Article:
To check the amount of fuel left in the gas tank we generally look into the fuel gauge mounted on the vehicle’s dashboard. The needle on the gauge moves from F to E as we use the gasoline. But we have to understand that many times it doesn’t show the exact fuel level of the tank because it is controlled by a sensor or Sending Unit present in the gas tank. Sometimes, the needle of the gauge stays on full and doesn’t move for a while though the vehicle puts up a few miles after filling the gas. This is because the fuel consumption has to cross a certain level in the tank for the sending unit to respond to the drop in fuel level and send an indication to the gauge. Often times it happens even with the empty tank that the gauge reaches the empty mark even when there is still plenty of gas present in the fuel tank. Before we understand the fuel gauge problems, let’s first look into its working mechanism.

Fuel Gauge Mechanism

A fuel sensor or sending unit consists of a foam float attached to a metal rod that moves up and down with the level of fuel and a resistor attached to the rod that controls the amount of current sent to the fuel gauge. The current passing through the resistor is controlled by a small mechanism in the resistor. It contains a wiper which slides over the strip of resistive material which is connected to the ground on one side. The entire fuel sensor assembly is typically attached to the fuel pump inside the gas tank. While the fuel pump is responsible for pumping the fuel from the tank to carburetor or fuel injectors, fuel sending unit sends an electrical signal from the fuel level sensor to the gauge based on the level of gas in the tank.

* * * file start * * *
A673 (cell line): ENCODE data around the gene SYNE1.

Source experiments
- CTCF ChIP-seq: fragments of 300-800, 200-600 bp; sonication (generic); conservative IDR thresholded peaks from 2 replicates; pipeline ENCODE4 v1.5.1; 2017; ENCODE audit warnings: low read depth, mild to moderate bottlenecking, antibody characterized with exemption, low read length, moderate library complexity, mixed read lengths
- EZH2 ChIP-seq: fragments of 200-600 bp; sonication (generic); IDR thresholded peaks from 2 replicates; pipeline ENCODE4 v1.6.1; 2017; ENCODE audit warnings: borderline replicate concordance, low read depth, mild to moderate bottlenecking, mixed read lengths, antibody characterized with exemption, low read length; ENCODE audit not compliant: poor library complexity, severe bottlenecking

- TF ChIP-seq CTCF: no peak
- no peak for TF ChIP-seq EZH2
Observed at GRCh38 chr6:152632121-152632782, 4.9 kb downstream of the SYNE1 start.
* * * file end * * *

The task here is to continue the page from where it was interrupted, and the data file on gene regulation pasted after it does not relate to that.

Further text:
When the gas is full and the float is at the maximum level, the wiper of the resistor goes close to the grounded side of the strip resistance. This cause drops in resistance across the resistor and allows maximum current to flow through it. Thus the maximum signal is passed to the fuel gauge and the needle of the gauge indicates the maximum gas level at F. As the gas level decreases in the tank, the float sinks, and the wiper moves towards the other end of the grounded side. This makes the resistance to increase and reduces the amount of current flow to the fuel gauge. Thus the needle shows a decreasing reading in the gauge. When the gas is low, the float goes to the bottom, resistance reaches a maximum and very little current is sent to the gauge. Thus the needle is at the minimum reading i.e at “Empty” or E with a warning light on indicating low fuel level.

What Issues Can A Fuel Gauge Have?

If the fuel gauge is not calibrated correctly it might show inaccurate readings other than the actual gas levels. On the other hand, a bad sending unit or a faulty wiring between the sending unit and the gauge can also tend to create problems with the fuel gauge. The needle will behave erratically and it either reads the same or always shows full or empty irrespective of the gas levels. For instance, the reading may show half full even though the tank is empty or it may get stuck at empty through the tank is filled up with gas. It is risky for a driver to rely on faulty fuel gauge or sending units to know the gas levels. Particularly, it is more problematic with situations like the tank is nearly empty and the gauge is not showing the right readings. Any issue with a fuel gauge or sending unit should be checked and fixed immediately to avoid troubles while driving.